SPRINGFIELD, NJ -- Why do I need a power of attorney? All of my assets are in joint names. Are they? What about the car? Is that in joint names? Your IRAs are definitely not in Joint names.

Someone may be named as beneficiary, but if you're disabled and money needs to be withdrawn from your IRA, only you can do it. With a power of attorney, that enables that agent to do it.

If you have a joint account with your daughter, let's say because she lives close by, and you die - she owns the entire account. Is she going to share that with her siblings? Maybe she's as "good as gold" and she will. But if she distributes more than $15,000 from that account, let's say to her brother, shew has to pay a gift tax. If she has a power of attorney, she doesn't own the account, and when you die it will go by the terms of your will. Joint accounts are not always beneficial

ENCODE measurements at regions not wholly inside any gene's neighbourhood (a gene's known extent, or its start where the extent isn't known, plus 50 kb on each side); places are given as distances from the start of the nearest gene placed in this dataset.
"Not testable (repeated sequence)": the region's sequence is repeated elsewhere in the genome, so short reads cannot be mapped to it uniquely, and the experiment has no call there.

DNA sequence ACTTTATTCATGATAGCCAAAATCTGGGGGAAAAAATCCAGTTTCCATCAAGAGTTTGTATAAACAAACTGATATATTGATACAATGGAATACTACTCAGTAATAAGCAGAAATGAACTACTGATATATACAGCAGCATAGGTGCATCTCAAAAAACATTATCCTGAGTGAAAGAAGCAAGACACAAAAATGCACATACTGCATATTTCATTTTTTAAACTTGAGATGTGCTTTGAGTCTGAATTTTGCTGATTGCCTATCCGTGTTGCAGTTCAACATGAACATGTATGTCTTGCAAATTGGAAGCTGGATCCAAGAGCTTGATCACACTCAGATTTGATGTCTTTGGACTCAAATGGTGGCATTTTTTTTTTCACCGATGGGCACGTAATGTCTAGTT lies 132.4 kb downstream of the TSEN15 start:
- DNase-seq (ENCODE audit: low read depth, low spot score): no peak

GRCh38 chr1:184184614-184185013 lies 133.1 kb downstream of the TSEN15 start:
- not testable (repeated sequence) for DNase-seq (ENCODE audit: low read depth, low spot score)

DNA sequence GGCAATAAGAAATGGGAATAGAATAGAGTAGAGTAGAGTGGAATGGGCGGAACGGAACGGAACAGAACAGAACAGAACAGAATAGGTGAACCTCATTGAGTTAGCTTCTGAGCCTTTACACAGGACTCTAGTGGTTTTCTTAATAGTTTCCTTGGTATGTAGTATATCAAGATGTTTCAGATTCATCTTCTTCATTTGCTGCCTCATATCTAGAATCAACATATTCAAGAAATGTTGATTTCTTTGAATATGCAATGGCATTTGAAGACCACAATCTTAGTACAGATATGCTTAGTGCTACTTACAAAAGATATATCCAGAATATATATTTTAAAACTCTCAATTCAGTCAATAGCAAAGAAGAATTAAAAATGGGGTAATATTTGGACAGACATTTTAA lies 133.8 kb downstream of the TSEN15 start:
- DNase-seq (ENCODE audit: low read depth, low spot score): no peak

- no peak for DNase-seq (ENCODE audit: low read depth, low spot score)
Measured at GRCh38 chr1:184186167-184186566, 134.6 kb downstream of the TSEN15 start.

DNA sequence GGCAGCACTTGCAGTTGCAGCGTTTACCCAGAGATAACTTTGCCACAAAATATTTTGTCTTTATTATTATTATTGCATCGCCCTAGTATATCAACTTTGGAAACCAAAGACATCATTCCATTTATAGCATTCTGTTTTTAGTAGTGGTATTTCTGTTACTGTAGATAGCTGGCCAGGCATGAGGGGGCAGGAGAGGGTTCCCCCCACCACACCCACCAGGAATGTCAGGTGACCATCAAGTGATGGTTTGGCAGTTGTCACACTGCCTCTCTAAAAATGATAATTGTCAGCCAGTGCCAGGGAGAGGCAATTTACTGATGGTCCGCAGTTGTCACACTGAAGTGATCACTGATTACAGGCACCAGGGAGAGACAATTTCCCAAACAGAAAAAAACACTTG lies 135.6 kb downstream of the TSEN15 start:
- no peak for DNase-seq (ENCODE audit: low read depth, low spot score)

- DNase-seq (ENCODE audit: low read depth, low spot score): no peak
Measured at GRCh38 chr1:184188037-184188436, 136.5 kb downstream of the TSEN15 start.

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When you are paying an attorney such as myself, you are not just paying for the creation of documents, you're paying for the advice - which I have thru years of studying and experience. I am going to craft it so it works well for you. There is no "one size fits all" solution.

When You're Ready, We're Ready.

Bob Bernstein,
Bernstein Estate Law LLC